Figure 8.

The developed CL-NALFB for the detection of E.coli ATCC 25922. A) CL images of the developed CL-NALFBs acquired with the digital camera after applying the standard 10-fold dilutions of genomic DNA: a-e: 25×104 – 12 ng/ml. B) Specificity of NALFB for E.coli detection. a-f: E.coli PTCC1276, Klebsiella pneumonia ATCC13883, Enterococcus faecalis ATCC19433, Staphylococcus haemolyticus ATCC43252 , Serratia marcescens ATCC13880, Proteus mirabilis ATCC4371. C) CL intensity of test zone in the presence of 2×105 ng/ml genomic DNA extracted from E.coli ATCC25922, E.coli PTCC1276 and 5 prevalent uropathogenic bacteria Klebsiella pneumonia ATCC13883, Enterococcus faecalis ATCC19433, Staphylococcus haemolyticus ATCC43252, Serratia marcescens ATCC13880, Proteus mirabilis ATCC4371.

In recent years, direct detection of genomic DNA using biosensor technology has attracted considerable interests and has shown promising results. In 2018, Li et al. developed a novel electrochemical biosensor based on multi signal probes (MSP) system to directly detect mecA gene on methicillin-resistant Staphylococcus aureus (MRSA) genome. This genosensor successfully detected 57 fM MRSA genomic DNA (60). In another study, Leonardi et al. reported an ultrasensitive label- and PCR-free silicon nanowire optical biosensor for genome detention. This biosensor was tested with Hepatitis B virus whole genome and successfully exhibited a LOD of 20 copies/reaction (58).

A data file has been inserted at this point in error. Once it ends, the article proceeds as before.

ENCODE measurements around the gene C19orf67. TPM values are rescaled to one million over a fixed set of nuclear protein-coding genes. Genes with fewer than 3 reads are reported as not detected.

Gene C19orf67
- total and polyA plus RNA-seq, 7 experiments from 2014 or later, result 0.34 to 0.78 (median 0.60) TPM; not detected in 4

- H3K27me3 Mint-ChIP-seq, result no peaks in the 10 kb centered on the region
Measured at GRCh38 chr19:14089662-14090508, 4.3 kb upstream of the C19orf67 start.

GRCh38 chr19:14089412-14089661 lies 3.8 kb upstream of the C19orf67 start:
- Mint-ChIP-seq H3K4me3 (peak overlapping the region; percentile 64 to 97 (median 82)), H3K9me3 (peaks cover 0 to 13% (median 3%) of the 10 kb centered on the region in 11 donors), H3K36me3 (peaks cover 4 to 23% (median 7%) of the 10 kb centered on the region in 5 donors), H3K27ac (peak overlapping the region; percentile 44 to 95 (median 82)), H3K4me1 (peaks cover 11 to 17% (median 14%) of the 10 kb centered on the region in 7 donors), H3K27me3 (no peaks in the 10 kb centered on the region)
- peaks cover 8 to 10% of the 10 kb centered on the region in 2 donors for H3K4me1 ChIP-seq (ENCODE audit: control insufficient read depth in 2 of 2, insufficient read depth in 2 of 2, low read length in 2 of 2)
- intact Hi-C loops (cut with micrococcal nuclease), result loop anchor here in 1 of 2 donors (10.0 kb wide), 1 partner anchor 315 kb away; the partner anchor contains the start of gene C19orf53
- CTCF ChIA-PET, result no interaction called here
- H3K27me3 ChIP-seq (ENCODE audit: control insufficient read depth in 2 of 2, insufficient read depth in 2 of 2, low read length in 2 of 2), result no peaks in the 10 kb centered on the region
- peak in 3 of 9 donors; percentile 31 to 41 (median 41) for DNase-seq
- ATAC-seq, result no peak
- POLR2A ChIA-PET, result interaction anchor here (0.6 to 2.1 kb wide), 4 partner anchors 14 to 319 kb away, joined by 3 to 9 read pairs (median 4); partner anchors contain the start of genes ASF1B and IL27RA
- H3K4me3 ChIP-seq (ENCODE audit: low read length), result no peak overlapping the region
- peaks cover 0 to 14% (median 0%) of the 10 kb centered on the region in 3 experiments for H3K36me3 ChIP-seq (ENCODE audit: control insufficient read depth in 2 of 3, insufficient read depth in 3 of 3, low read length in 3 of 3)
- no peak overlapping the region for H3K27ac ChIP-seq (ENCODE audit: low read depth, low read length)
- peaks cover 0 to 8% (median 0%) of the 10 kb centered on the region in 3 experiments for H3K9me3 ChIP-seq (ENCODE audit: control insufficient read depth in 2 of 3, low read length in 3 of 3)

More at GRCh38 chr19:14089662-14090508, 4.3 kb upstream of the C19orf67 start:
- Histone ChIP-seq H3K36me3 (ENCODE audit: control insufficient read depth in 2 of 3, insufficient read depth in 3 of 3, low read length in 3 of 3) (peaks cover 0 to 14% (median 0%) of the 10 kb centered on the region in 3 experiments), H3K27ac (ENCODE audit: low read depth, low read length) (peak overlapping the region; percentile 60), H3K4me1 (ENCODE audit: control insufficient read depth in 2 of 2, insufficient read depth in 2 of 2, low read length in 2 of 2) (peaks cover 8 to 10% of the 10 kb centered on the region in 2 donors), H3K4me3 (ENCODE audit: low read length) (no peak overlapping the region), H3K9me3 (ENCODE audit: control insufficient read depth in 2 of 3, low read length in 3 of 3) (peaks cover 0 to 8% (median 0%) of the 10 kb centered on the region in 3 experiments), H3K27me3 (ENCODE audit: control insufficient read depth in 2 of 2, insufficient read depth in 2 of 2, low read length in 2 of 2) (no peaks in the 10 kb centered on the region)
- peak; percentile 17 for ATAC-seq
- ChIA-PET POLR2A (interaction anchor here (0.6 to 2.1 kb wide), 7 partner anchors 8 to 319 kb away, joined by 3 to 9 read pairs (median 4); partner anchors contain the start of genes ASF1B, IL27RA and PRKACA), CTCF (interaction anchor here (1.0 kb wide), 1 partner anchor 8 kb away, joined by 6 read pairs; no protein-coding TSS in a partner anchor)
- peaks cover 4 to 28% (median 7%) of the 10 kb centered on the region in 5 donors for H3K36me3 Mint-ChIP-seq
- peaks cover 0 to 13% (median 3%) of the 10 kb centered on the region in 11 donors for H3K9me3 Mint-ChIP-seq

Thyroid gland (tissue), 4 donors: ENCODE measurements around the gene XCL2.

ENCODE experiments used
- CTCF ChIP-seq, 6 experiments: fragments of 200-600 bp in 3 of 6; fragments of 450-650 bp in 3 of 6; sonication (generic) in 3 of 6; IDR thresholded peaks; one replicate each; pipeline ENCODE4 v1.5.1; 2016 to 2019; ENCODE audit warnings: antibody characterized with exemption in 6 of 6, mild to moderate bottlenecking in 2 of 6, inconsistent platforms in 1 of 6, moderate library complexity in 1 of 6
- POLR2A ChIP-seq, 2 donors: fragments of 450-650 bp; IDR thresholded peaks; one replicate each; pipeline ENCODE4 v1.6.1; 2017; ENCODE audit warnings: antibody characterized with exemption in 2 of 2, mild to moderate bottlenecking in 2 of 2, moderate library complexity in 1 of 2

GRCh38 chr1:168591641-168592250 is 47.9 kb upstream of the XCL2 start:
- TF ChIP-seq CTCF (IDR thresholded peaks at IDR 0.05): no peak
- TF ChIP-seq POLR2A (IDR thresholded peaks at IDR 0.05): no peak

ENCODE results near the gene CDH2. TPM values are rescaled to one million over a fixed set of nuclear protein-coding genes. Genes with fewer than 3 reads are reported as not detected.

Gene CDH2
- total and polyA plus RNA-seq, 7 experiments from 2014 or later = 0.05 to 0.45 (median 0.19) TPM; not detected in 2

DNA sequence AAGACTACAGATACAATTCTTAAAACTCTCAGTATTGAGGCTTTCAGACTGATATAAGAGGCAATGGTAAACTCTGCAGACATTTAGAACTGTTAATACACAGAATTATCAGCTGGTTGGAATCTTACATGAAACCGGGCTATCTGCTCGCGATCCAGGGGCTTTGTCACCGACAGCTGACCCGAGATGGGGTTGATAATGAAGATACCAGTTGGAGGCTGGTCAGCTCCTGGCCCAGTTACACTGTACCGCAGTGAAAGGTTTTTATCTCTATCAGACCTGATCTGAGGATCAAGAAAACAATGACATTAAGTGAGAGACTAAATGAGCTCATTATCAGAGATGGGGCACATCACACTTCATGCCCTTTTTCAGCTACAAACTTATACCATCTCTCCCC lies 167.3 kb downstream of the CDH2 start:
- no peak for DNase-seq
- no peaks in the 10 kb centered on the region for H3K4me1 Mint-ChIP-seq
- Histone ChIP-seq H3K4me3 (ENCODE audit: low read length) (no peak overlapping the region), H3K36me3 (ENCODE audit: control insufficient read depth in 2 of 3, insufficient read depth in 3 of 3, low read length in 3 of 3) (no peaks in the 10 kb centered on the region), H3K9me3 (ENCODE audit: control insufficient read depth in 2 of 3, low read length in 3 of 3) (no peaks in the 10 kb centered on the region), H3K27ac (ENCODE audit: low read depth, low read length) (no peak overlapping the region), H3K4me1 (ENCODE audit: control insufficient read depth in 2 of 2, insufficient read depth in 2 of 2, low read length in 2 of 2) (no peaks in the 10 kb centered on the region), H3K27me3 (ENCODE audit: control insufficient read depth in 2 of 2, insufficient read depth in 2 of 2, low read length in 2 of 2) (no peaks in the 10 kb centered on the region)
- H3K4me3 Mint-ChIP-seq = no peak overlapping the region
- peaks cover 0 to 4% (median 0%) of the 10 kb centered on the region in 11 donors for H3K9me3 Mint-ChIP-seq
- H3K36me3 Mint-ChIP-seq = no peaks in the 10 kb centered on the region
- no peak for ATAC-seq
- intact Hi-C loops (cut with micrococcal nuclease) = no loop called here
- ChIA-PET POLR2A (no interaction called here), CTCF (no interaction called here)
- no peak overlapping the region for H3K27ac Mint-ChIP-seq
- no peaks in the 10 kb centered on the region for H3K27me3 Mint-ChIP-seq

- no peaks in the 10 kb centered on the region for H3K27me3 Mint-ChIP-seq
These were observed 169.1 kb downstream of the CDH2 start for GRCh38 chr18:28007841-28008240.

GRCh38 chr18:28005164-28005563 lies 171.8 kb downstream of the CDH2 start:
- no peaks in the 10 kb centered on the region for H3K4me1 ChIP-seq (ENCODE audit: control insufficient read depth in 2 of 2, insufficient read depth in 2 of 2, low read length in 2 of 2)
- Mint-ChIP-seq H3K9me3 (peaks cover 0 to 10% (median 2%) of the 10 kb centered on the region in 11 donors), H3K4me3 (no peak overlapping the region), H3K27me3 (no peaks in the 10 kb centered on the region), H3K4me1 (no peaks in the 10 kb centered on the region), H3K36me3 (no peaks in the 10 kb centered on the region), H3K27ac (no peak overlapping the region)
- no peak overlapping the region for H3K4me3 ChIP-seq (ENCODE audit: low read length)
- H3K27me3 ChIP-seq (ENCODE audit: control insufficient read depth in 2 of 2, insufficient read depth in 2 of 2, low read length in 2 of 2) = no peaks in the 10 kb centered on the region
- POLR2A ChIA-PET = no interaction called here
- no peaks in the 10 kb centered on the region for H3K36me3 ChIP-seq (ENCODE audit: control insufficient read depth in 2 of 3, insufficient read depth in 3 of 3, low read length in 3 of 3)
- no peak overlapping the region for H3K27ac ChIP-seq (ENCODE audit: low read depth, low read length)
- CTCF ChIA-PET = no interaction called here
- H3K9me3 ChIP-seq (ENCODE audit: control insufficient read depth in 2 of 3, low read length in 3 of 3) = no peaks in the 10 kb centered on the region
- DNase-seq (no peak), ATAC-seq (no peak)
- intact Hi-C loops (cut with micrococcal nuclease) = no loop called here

4.6.1. Evaluation of cross-reactivity

To verify the specificity of the NALFB, tests were performed for the same concentrations of 5 different species including Klebsiella pneumonia ATCC13883, Enterococcus faecalis ATCC19433, Proteus mirabilis ATCC4371, Serratia marcescens ATCC13880 and Staphylococcus haemolyticus ATCC43252. It was found that the resulting signal in the presence of high concentrations of genomic DNA (2×105 ng/ml) derived from these species was perfectly distinguishable as compared to the CL intensity in the presence of E.coli genome with the same concentration. Ultimately, the feasibility of the biosensor was also validated with another E.coli strain, PTCC1276. Taken together, these findings indicate the high specificity of the proposed method for E.coli detection (Figure 8B and C).